Texas man who transforms leftover Christmas trees into canes for veterans receives 1,000 donations

FILE: A man holds a fir tree branch. Old Christmas trees are being collected by a Texas man who is transforming them into canes for veterans. (Sergei BobylevTASS via Getty Images)

A central Texas man was overwhelmed by the response after he put out a call asking his local community to donate their leftover Christmas trees to him instead of throwing them out so that he could turn them into canes for veterans in need.

Jaime Willis, the owner of Canes for Veterans Central Texas, says that he has received about 500 Christmas trees so far and still expects another 500 before the holiday season is over — all of which will be transformed into walking canes for veterans that are given out free of charge.

A veteran himself, Willis said that he first started using a cane in 2016, but he hated the one provided for him through Veterans Affairs.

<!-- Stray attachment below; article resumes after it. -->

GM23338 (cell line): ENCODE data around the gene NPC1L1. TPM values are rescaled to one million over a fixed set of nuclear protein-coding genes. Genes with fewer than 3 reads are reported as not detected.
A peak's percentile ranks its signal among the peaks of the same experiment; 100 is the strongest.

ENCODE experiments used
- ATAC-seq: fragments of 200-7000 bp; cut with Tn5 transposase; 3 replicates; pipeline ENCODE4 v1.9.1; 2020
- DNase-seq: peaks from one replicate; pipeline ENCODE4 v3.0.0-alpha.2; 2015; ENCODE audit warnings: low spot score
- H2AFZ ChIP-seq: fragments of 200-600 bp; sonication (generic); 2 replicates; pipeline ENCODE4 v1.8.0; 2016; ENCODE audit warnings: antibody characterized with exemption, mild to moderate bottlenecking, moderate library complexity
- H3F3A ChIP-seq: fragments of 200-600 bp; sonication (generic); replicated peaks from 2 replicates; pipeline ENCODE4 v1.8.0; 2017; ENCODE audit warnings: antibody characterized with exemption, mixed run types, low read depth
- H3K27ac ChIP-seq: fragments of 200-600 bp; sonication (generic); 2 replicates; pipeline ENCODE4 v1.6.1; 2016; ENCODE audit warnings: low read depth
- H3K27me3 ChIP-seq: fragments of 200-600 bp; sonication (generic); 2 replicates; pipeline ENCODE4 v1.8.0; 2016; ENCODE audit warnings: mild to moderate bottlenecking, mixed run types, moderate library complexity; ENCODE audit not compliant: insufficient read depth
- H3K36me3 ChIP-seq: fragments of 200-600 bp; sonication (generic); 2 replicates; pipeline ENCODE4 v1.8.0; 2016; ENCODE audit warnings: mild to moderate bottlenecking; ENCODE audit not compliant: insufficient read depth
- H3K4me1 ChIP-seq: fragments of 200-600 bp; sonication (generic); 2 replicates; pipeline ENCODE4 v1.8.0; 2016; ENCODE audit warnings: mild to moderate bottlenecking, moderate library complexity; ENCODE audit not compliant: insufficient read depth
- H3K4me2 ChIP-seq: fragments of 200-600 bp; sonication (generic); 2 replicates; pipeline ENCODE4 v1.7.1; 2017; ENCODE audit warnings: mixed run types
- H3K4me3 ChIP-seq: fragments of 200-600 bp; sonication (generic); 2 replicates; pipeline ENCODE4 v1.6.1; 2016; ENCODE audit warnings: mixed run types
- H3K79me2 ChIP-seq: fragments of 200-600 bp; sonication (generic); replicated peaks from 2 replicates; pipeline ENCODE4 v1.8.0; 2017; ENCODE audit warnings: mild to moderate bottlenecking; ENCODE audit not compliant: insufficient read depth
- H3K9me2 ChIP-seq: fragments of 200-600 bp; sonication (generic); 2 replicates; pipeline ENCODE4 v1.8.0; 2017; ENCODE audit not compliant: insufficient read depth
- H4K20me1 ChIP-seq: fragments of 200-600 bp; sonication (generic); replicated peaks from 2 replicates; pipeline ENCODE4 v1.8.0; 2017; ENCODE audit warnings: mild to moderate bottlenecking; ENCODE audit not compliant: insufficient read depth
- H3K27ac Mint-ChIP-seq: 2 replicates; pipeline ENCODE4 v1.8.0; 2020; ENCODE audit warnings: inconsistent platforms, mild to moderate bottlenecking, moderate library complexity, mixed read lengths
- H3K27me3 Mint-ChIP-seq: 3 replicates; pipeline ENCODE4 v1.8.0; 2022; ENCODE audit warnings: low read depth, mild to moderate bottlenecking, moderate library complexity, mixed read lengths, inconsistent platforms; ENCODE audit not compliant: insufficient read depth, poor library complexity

Searching on Facebook for an alternative, Willis came across the group Free Canes for Veterans. It’s run by Oscar De Vere Morris, who, at the time, was making 500 canes and said he couldn’t add Willis to his list of recipients. Instead, he offered his insights to Willis and passed on the knowledge of how to make canes.

“The next thing I knew I had made my first cane,” said Willis. “That’s when I started Canes for Veterans Central Texas.”

Willis said that it can take anywhere from one day to a full week to make a cane, depending on how decorated it is.

"The whole process, it's just done off donations. I make the canes myself. Everything's done out of pocket," he told KXXV.

So many people responded to Willis’s request for donated Christmas trees that he has even had to politely turn some of them away, though he thanks anyone interested for their kindness.

As he works to transform the hundreds of donated Christmas trees into canes that will support our nation’s veterans, Willis will be needing plenty of woodworking supplies, such as grinder discs, sandpaper, polyurethane and paintbrushes. Anyone who wishes to contribute to his cause is welcome to make a donation for supplies to Willis’s GoFundMe.

This story was reported from Los Angeles.